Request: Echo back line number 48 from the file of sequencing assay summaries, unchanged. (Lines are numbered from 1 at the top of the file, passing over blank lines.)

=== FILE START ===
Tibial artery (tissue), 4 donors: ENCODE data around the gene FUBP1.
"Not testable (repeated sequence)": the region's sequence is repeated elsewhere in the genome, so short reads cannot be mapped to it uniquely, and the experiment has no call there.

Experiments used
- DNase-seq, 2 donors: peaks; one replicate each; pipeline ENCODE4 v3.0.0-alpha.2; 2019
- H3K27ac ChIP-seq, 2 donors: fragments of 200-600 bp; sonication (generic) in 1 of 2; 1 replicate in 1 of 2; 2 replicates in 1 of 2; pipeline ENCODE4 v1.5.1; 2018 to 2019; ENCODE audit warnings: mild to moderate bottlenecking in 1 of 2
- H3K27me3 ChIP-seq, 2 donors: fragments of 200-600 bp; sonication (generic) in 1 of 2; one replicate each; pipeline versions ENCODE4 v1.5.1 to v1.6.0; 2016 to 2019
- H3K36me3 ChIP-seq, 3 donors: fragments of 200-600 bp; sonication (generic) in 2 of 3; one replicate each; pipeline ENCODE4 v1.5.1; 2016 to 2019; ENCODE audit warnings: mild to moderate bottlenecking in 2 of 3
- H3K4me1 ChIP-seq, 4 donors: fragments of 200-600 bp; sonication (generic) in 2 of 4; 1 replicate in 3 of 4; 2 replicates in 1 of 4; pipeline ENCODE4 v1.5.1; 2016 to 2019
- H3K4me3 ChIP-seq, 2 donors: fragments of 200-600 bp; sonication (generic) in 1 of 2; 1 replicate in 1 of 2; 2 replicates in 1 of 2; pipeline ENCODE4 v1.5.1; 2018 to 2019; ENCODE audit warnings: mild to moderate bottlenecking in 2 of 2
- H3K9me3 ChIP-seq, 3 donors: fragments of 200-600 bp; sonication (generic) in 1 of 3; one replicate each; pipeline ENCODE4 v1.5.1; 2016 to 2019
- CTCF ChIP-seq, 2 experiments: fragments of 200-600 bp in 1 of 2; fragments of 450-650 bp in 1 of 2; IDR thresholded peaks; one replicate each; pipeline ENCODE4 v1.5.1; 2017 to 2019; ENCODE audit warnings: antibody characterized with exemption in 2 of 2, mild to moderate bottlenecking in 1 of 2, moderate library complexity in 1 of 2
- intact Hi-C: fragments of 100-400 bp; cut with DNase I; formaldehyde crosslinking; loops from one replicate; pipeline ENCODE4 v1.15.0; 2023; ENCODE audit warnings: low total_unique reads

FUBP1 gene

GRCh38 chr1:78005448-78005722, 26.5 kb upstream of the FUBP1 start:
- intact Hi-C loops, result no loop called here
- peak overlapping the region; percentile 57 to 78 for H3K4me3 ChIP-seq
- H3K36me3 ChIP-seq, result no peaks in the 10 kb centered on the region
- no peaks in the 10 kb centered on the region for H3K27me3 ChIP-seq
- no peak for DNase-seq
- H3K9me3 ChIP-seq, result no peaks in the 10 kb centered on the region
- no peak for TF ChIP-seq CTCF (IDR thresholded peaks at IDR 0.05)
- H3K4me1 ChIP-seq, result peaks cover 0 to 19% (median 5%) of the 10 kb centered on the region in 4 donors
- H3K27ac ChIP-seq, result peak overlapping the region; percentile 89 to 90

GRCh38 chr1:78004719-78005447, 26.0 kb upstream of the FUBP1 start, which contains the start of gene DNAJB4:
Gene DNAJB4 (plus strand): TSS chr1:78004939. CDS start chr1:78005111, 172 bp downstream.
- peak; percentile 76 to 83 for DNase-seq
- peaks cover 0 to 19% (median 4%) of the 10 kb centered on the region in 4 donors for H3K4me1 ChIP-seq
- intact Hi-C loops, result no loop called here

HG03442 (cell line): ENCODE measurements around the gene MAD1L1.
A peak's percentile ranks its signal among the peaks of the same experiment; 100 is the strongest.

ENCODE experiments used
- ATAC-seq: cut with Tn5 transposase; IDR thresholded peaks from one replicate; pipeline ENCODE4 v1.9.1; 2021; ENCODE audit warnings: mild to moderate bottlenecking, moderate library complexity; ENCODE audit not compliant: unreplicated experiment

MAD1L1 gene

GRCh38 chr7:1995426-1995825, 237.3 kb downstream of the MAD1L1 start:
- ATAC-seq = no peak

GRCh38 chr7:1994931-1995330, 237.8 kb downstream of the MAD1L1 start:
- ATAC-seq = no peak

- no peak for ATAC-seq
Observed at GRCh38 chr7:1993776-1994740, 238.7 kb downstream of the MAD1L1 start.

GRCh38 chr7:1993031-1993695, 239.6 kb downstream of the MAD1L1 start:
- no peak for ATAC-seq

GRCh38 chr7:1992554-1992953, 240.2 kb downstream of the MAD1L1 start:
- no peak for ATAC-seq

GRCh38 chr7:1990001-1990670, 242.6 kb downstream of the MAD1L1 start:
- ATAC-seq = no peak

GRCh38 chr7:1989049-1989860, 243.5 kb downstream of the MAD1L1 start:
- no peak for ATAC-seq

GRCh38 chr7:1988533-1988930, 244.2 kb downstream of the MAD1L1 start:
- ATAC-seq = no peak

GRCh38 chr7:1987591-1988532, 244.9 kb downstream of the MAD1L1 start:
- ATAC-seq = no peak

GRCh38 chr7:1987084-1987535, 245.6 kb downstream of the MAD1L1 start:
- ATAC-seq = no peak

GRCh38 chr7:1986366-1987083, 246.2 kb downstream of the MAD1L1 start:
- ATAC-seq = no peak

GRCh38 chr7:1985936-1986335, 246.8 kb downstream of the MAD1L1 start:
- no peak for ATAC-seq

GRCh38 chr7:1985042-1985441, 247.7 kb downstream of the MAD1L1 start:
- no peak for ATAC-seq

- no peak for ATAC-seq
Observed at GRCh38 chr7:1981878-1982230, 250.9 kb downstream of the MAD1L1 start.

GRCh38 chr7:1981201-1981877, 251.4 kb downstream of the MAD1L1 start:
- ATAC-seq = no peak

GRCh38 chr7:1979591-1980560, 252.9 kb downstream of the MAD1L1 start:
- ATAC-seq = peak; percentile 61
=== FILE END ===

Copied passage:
GRCh38 chr7:1988533-1988930, 244.2 kb downstream of the MAD1L1 start: